I recently returned from a jaunt around the country. A couple of weeks ago I was in Las Vegas; I had a nice suite at a very upscale hotel and was happy as a clam. When I came back to Vegas a week later I didn’t have a hotel reservation and figured it wouldn’t be a big deal to find a room, until I called a dozen hotels and they were all booked (seems the CMA Awards were happening that weekend in addition to a few other conventions). To make a long story short, I ended up in a lousy hotel with a lousy attitude to match. Here’s where the preparedness lesson comes in…
I was sitting in a less than desirable hotel in a less than desirable neighborhood with less than desirable neighbors thinking I should just get on a plane and get the hell out of there when it struck me that it wasn’t the situation that needed to be adjusted but my attitude. In many disaster situations, one of the hardest adjustments to make is people’s preconceived notions about how things should be. The government should help us. This disaster shouldn’t have happened. The hospital shouldn’t make us wait in the ER for six hours. You get the idea...
In order to get past this stumbling block and move towards the repair and recover phase, you often need to stop, take a breath, and look at the situation realistically instead having a condescending “this is how things should be” attitude. So here’s what I did:
First, I looked around the room. It was clean, it had air conditioning, there was a lock on the door, and a handful of security guys walking the property. Also, it just so happened that the news that day was focusing almost solely on the earthquake in China and the typhoon in Myanmar. Those people would be deliriously happy to be safe, warm, dry, and well fed at this particular hotel I was in, so why should I be complaining?
Second, I took a look at the whole situation while trying to stay open-minded. I looked to find where the escape routes would be. I noted who the people were that were staying there (although some people were loitering in front of the building and a couple of prostitutes were leaving the hotel, the vast majority were travelers apparently looking for a bargain hotel). I also noted how the staff worked (there were many staffers working at all times of the day and night in all areas of the facility and they seemed fairly attentive).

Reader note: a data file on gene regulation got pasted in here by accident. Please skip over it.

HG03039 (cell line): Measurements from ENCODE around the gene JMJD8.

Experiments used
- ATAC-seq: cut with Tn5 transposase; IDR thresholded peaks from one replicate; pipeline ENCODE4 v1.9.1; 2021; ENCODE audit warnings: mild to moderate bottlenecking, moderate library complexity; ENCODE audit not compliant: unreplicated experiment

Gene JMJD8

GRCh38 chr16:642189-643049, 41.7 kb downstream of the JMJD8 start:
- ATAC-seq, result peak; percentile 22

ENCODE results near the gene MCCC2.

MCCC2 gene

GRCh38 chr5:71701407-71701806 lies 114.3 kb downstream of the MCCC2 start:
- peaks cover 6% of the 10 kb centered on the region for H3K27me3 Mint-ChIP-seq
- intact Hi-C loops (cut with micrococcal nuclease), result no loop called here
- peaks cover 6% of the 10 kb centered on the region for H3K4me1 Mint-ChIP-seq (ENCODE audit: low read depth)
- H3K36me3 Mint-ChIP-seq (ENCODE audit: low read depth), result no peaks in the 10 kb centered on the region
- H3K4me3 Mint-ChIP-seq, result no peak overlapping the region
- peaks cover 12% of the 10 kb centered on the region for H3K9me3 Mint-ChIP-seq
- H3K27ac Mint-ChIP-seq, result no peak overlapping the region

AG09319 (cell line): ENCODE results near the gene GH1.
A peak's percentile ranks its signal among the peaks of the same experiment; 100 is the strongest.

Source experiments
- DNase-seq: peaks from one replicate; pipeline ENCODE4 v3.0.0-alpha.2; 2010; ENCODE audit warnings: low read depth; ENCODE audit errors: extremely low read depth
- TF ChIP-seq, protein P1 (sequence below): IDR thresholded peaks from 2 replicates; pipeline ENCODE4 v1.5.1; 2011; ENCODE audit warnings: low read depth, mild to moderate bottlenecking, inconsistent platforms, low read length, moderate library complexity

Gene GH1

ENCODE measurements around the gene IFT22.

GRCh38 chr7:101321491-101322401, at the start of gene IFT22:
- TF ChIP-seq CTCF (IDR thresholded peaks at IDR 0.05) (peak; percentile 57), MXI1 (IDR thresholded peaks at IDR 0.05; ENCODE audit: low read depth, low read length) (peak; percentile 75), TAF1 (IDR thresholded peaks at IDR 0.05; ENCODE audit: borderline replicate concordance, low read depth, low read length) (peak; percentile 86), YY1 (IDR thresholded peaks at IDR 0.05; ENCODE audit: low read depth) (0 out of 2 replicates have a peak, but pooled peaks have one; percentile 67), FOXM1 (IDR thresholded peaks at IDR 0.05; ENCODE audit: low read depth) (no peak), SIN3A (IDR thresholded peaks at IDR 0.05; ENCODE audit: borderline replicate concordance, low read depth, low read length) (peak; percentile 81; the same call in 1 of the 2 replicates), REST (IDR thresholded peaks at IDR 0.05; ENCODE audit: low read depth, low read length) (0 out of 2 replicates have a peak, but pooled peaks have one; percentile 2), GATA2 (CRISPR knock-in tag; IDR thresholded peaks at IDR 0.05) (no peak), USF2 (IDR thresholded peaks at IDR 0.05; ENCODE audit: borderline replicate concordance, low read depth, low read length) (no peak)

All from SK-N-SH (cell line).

Third, I made a back up plan. I called the airline to see which flights were available within the next 24 hours. Then I called a friend who lived in the area to check in but declined an offer to stay with them although I kept the offer in the back of my mind.
Finally, I decided to stay for one night to see how things went. I've stayed in worse places overseas because there weren't other options, however as I get older, I tend to not settle for less than what I want because with age and money comes an attitude that generally serves me well but can sometimes get in the way. Anyway, it turned out fine and we ended up staying for a couple of nights before heading home.
The bottom line is that this experience, in an unlikely way, helped me practice for what could happen during a disaster. It gave me the opportunity to be flexible, manufacture a positive attitude, and create a plan--are all critical components of surviving anything that may come your way.